There are varying rules for Home Fees for Caymanian students coming to the UK for Tertiary education. Ultimately it is the decision of the University on a case-by-case basis. Please see below guidelines.
If you are unsure of your situation please email: firstname.lastname@example.org
England & Wales
Most Caymanian students are entitled to Home Fees throughout England and Wales.
The basis for home fees in England and Wales is as follows:
Many British Overseas Territory Citizens (BOTCs) are also British Citizens. If this is your situation, then as a British Citizen, you will be eligible under this category provided you meet the residence requirements at (b) and (c).
(b) you must have been ordinarily resident in the overseas territories for the three years before the first day of the first academic year of the course; and
(c) the main purpose of your residence in the overseas territories residence area must not have been to receive full-time education during any part of the three-year period.
The easiest way to show you are a British Citizen is to have a passport that lists your nationality as ‘British Citizen’. If you do not have one, then the UK Department for Education has said that any of the following will be acceptable instead:
- a British Overseas Territories Citizen passport issued before 21 May 2002; or
- a British Dependent Territories Citizen passport issued before 21 May 2002; or
- a British Overseas Territories Citizen passport issued on or after 21 May 2002, but only if you also provide evidence that you or your parent was born in a British Overseas Territory, or evidence that you or your parent was registered or naturalised as a citizen (for example, as a British Subject, a Citizen of the UK and Colonies, a British Citizen, a British Dependent Territories Citizen, or a British Overseas Territories Citizen) before 21 May 2002.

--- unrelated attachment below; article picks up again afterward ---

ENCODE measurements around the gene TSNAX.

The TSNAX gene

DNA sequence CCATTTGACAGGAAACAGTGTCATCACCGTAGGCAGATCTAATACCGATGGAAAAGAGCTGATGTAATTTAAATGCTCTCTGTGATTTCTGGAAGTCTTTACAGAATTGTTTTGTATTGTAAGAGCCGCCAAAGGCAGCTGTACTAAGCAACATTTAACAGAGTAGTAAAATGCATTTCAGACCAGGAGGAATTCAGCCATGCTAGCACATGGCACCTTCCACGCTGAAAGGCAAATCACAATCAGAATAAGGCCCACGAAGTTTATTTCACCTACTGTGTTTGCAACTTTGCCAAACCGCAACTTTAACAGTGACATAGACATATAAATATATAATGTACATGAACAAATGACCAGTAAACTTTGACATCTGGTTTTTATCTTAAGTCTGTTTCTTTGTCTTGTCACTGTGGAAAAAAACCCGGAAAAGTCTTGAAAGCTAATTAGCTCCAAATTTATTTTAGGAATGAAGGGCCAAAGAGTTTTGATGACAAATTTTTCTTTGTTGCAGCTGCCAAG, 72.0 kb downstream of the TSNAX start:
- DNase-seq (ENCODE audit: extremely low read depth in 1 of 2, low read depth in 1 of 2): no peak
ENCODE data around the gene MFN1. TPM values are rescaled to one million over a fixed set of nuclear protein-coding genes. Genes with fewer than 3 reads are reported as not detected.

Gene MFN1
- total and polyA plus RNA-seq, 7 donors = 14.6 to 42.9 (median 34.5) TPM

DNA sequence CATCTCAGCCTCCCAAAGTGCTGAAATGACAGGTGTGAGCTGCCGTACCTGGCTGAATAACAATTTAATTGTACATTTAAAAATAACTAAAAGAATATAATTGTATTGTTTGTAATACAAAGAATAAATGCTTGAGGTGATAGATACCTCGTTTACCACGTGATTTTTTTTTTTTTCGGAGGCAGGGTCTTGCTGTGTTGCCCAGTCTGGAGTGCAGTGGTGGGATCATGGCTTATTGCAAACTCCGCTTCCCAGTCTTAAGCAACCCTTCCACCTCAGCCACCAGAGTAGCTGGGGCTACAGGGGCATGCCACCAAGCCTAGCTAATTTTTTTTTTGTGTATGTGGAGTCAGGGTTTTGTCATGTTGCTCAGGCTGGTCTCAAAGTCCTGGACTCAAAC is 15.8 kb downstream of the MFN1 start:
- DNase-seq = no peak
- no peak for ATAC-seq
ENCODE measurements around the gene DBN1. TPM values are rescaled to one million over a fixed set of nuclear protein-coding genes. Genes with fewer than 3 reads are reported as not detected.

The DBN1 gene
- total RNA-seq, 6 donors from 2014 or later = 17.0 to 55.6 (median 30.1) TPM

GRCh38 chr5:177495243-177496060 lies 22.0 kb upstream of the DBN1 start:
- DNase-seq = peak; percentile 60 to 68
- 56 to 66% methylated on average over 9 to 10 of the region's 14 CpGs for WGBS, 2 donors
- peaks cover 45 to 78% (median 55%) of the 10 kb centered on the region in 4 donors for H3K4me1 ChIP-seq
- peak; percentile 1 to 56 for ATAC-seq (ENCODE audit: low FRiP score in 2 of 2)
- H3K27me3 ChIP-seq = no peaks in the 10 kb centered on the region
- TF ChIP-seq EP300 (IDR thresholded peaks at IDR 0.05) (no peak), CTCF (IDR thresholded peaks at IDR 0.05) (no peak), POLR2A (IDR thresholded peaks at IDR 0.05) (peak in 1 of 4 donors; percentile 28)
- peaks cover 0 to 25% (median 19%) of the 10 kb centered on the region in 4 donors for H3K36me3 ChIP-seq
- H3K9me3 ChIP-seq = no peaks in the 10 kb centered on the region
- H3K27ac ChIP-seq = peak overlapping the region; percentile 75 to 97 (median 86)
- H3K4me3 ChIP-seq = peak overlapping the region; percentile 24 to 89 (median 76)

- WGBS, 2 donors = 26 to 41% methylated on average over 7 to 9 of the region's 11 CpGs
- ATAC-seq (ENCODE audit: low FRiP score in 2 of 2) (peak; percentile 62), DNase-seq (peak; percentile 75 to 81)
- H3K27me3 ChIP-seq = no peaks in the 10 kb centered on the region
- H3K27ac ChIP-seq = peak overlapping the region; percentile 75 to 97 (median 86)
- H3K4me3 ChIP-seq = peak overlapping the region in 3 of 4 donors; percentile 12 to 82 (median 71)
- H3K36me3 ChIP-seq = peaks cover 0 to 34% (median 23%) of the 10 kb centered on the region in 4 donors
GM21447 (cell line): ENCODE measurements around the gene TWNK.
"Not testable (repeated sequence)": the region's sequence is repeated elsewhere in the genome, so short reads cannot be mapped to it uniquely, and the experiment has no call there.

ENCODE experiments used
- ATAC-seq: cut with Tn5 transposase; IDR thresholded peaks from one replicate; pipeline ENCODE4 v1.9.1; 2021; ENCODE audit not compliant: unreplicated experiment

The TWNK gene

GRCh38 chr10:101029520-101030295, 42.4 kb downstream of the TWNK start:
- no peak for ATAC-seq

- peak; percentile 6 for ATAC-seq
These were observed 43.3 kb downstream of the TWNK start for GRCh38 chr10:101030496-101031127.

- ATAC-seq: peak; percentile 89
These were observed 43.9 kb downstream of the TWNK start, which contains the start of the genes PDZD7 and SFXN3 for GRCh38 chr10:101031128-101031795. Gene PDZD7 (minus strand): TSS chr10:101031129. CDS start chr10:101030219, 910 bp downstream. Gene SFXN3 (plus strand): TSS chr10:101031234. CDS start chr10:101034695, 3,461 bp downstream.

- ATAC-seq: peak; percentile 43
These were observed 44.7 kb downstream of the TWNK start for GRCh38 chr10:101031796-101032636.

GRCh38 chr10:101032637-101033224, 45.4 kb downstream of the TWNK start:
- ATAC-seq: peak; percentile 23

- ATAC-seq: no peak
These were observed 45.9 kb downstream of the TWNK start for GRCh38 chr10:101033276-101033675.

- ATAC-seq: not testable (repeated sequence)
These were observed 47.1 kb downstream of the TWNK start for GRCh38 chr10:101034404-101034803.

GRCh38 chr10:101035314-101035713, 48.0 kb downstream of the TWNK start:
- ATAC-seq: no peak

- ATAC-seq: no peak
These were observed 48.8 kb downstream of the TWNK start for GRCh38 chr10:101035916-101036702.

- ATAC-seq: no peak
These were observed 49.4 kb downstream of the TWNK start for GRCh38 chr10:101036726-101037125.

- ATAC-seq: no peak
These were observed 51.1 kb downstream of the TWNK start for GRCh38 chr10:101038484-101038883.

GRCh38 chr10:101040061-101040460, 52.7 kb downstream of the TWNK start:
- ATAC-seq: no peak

As BOTCs, Caymanians have the right to reside in the UK, therefore can obtain middle rate fees in NI if the student has been ordinarily resident in Cayman for the 3 years before the start of the course.
Those with the ‘right of permanent residence’ in the UK
In order to qualify for ‘home’ fees under this category, you must meet all of the following criteria:
(a) you have the right of permanent residence in the UK under European Community (EC) law on the first day of an academic year of the course; and
1. you were ordinarily resident in Northern Ireland on the first day of the first academic year of the course. However, if you were ordinarily resident in Northern Ireland on that day because you moved from England, Wales, Scotland, or the Islands, to start a course then you are considered as ordinarily resident in the part of the UK that you came to Northern Ireland from, not Northern Ireland. If this applies to you, you will not qualify for ‘home’ fees under this category but you might qualify for the middle rate capped fee if you meet the conditions in (a), (c) and (d); or
2. if you are continuing a course that you started in an academic year before 2012/13, you were ordinarily resident in the UK on the first day of the first academic year of the course;
(c) you were ordinarily resident in the UK and Islands for the three-year period before the first day of the first academic year of the course; and
(d) if any of your ordinary residence in (b) was for the main purpose of receiving full-time education, you must have been ordinarily resident in the EEA and/or Switzerland and/or the overseas territories immediately prior to that three-year period.
UKCISA – international student advice and guidance – Northern Ireland: fee status
It may be possible to receive UK or mid-rate fees in Scotland based on the 2007 legislation that states:
14. A person shall be an excepted student if that person is a British Overseas Territories national or the family member of such a national and has been ordinarily resident in either the United Kingdom or any of the British Overseas Territories throughout the 3 year period referred to in regulation.
Please note that boarding school does not count as being ordinarily resident as they would need to have a permanent address in the UK to be considered ordinarily resident. In other words, the purpose of their residence must not have been for education.